1 Answer | Add Yours
"No man is an Iland, intire of it selfe; every man is a peece of the Continent, a part of the maine; if a Clod bee washed away by the Sea, Europe is the lesse, as well as if a Promontorie were, as well as if a Mannor of thy friends or of thine owne were; any mans death diminishes me, because I am involved in Mankinde; And therefore never send to know for whom the bell tolls; It tolls for thee."
The passage above from Meditation XVII is one of Donne's most famous metaphysical conceits A conceit is a very elaborate and extended metaphor or comparison. The metaphysical poets, of whom Donne is probably the most famous, loved using these very elaborate, ornate, and unusual, shocking comparisons to make their points. In this passage, Donne is saying that all of humanity is connected. He is saying that no one is isolated from the rest of humanity; no one is separate from the "continent" of mankind; therefore, if one person dies, all of humanity is affected, even made less. He uses the comparison with an island because an island is separate from the main continents. He says that "[n]o man is an island" to convey the idea that none of us humans is alone in the world. We are not islands; we are part of the continent, which means we are connected. He goes on with his comparison and says that, just like when a piece of a continent, a "clod" washes away and makes the continent smaller, any death of any person makes the whole of humanity smaller. We lose something of ourselves because we are all connected. So, he says, when the bell tolls (which is the signal for a funeral or death), don't ask who the bell is for--it is for you, because you are part of the great continent of man, which is now smaller since one of it's members (or clods) has been taken away.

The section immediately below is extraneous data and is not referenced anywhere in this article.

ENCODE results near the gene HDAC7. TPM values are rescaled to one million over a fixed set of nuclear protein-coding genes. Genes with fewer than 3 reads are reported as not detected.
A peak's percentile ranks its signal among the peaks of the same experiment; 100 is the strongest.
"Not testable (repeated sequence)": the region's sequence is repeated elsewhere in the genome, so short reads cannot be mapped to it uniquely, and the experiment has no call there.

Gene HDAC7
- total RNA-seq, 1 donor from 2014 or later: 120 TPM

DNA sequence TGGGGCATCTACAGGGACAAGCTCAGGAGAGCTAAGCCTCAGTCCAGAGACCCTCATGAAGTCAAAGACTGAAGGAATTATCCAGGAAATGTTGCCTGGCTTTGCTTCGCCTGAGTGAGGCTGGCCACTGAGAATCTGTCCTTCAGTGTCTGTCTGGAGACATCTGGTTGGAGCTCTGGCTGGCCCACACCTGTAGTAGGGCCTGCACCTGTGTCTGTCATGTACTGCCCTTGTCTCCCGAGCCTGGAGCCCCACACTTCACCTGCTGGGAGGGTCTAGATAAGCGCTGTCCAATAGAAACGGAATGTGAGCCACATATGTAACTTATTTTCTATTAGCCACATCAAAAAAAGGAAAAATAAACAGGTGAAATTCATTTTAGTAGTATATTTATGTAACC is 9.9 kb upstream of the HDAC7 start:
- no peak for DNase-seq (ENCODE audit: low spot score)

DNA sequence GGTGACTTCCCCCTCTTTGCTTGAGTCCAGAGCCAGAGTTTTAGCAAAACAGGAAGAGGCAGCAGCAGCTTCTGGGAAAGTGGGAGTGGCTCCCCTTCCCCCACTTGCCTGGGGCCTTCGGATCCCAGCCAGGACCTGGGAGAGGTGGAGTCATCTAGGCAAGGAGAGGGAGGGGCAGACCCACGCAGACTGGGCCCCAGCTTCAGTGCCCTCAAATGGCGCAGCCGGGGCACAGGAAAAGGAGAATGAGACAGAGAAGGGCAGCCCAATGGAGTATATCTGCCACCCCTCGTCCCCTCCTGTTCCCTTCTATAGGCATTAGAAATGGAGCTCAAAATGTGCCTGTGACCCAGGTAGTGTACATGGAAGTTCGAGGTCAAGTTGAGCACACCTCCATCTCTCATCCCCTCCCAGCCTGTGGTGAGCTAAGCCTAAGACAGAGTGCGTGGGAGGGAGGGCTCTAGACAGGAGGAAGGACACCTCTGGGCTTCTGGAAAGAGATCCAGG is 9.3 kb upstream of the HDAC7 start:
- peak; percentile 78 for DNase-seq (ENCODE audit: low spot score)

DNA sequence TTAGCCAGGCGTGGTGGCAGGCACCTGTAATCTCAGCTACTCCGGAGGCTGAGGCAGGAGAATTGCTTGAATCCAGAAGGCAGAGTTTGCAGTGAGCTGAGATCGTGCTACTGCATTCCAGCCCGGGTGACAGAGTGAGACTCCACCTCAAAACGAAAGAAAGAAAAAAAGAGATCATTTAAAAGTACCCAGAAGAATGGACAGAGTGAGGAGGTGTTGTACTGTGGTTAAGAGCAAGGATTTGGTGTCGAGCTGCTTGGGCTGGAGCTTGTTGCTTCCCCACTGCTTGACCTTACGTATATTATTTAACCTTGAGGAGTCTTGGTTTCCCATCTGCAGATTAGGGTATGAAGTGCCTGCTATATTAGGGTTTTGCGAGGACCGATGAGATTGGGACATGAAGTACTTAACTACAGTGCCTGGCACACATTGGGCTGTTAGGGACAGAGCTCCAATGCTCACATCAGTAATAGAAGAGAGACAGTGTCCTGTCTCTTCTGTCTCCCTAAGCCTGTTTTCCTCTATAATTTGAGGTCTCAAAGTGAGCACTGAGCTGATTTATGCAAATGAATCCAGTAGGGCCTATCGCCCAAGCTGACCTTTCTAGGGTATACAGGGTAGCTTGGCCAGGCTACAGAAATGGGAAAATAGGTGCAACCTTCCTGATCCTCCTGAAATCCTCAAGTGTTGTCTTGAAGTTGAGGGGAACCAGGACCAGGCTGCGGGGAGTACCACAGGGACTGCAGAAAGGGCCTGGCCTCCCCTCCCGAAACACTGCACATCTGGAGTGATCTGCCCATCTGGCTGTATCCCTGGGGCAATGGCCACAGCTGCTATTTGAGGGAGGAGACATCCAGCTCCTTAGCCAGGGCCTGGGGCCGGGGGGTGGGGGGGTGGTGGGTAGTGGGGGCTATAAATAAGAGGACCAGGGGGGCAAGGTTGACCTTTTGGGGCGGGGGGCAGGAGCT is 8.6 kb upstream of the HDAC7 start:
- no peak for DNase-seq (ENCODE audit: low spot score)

I hope I helped make sense of Donne's conceit. Sometimes his comparisons are pretty difficult to understand.
For more information on metaphysical conceits and a really great annotated version of "Meditation XVII" see the links below.
We’ve answered 334,267 questions. We can answer yours, too.Ask a question